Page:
Got $750? That’s about what it costs to set up a pirate radio station. But who does that?
Funny you should ask. A new report delves into the world of underground radio, and it’s nothing like Christian Slater’s 80s flick “Pump Up the Volume.” Largely it’s people who broadcast to “underserved” immigrant communities, for whom the stations offer a slice of home and familiarity.
So who cares? The FCC, lawmakers, and licensed commercial broadcasters, according to an AP report. The chances of being shut down? Slim and getting slimmer with FCC budget and staff cuts. The problems? Unregulated advertising, indecency, and interference with radio-based alert systems. It’s old tech communication made more accessible with newer tech, low-cost equipment.
Pirate radio is a growing concern for broadcasters and lawmakers at a time when most public communications concerns are about data privacy breaches, identity theft, copyright infringement, and online stalking. According to David Donovan, president of the New York State Broadcasters Association, pirate radio stations interfere with the Emergency Alert System.
Many of the pirate stations are in New York, but the FCC has also gone after concentrations of them in Boston and Miami, and during the last decade it has pursued pirates in most states.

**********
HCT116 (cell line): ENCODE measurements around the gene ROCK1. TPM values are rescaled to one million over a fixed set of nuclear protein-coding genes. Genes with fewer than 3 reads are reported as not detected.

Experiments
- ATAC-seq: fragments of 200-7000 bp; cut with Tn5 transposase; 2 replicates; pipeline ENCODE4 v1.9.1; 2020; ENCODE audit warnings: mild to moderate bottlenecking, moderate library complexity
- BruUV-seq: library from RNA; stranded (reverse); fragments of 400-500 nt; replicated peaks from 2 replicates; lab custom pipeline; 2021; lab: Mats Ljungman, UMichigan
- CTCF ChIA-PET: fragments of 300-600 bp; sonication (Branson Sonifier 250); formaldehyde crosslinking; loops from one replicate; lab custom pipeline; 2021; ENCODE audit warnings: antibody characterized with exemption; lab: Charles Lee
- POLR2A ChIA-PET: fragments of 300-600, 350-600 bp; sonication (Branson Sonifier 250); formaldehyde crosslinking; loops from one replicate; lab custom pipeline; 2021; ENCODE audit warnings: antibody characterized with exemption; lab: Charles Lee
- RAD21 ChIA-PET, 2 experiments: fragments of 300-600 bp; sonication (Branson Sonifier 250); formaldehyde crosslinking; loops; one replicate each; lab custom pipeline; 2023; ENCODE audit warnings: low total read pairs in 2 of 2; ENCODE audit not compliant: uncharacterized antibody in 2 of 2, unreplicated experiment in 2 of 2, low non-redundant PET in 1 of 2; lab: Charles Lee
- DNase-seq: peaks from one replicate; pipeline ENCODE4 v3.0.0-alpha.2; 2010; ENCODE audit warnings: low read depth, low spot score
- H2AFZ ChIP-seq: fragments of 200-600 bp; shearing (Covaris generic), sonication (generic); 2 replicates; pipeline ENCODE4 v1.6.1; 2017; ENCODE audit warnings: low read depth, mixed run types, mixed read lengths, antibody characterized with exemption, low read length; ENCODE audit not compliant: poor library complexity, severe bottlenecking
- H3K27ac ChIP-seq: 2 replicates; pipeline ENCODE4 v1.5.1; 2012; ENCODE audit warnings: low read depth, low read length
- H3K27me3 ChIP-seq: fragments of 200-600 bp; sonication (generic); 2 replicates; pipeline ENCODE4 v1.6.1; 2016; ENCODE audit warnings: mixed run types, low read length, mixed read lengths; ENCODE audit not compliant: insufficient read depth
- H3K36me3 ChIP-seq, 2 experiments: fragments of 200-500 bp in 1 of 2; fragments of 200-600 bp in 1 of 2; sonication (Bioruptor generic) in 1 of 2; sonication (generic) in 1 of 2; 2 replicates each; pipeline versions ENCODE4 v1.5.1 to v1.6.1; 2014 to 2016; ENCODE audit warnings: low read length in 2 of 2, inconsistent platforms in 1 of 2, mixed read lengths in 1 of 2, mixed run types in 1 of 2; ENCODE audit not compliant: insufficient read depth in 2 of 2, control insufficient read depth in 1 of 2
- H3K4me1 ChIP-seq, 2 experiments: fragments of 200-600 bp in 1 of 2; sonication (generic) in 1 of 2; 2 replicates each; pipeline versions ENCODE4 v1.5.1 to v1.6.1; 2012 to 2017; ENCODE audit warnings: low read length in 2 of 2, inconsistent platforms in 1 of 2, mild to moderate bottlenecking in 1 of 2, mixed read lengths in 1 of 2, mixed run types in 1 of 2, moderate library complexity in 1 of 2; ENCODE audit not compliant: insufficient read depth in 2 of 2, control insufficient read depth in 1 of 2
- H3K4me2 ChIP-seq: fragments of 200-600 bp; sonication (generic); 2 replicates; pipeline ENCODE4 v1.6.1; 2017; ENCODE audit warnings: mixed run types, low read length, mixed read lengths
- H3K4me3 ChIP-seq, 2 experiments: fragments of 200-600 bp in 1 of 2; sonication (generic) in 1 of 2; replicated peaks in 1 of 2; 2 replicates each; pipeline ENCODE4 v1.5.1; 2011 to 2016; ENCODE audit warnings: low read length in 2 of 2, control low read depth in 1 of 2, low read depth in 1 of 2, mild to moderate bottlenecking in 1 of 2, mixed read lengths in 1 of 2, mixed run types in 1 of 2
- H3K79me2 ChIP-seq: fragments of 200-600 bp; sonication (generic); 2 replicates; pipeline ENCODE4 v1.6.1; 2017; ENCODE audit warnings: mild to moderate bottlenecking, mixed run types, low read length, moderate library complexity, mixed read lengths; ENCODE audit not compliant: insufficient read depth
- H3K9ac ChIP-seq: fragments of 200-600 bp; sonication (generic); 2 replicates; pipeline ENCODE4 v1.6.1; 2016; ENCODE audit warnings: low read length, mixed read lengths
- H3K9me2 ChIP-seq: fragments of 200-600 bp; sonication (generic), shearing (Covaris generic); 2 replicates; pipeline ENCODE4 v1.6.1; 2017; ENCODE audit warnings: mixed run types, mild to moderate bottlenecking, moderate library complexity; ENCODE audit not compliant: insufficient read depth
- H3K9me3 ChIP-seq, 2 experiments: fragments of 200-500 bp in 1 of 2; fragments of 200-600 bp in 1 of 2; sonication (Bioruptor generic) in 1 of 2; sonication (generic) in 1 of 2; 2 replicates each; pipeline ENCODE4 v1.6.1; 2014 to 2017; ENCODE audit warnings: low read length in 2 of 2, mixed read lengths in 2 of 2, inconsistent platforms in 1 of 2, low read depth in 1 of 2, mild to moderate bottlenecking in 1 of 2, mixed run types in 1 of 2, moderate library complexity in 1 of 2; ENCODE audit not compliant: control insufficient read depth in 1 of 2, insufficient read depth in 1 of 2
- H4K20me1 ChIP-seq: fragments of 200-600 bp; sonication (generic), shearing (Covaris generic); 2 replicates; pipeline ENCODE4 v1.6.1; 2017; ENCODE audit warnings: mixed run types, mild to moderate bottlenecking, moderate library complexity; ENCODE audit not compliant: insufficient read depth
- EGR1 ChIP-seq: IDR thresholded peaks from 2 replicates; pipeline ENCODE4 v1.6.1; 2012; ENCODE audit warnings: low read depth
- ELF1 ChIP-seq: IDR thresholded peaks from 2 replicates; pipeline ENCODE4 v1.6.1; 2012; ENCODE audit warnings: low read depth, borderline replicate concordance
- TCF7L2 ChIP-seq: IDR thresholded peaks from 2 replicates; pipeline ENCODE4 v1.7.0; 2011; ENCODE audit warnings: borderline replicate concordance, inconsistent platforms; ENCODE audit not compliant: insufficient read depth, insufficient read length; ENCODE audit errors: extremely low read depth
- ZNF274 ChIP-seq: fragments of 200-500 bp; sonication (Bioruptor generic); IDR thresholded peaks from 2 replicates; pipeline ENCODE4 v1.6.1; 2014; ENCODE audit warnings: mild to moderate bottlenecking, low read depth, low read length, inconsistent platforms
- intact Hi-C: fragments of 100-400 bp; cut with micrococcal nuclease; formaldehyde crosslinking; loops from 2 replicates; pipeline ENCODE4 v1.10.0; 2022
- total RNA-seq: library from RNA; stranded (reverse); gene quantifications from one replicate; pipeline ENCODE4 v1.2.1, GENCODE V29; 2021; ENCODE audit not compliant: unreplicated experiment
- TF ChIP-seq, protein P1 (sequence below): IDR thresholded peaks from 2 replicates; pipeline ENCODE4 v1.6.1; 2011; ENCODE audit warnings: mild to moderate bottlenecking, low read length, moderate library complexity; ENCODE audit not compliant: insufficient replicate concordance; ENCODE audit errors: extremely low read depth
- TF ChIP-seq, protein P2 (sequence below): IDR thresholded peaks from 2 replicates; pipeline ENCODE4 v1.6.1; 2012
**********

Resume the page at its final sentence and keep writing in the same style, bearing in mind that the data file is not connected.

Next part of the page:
In 2010, the FCC issued 400 warnings to pirate radio stations. Last year that number dropped to just 100. FCC Chairman Tom Wheeler said that fining the operators and seizing their equipment won’t stop them because often they won’t pay the fines and just buy new equipment. The FCC has discussed fines for advertisers on unlicensed stations and more recently has been requesting that landlords and police be on the lookout for illicit broadcasters.
Typical pirate radio stations have a range of up to two miles. The FCC has encouraged would-be broadcasters to set up Low Power FM stations. LPFM has a range of about 3.5 miles. Obstacles are that previously identified radio pirates cannot apply for LPRM licenses and for others the competition for airwave space in larger cities is tough.
While 1,500 LPFM stations have started since 2000, for those who just want to get started talking to their community, the barriers to starting a pirate station are still very low.
- The best CarPlay apps
- The best podcasts of 2021
- How to add Bluetooth to your car
- Modem vs. router: What’s the difference?
- A disembodied robot mouth and 14 other 2020 stories we laughed at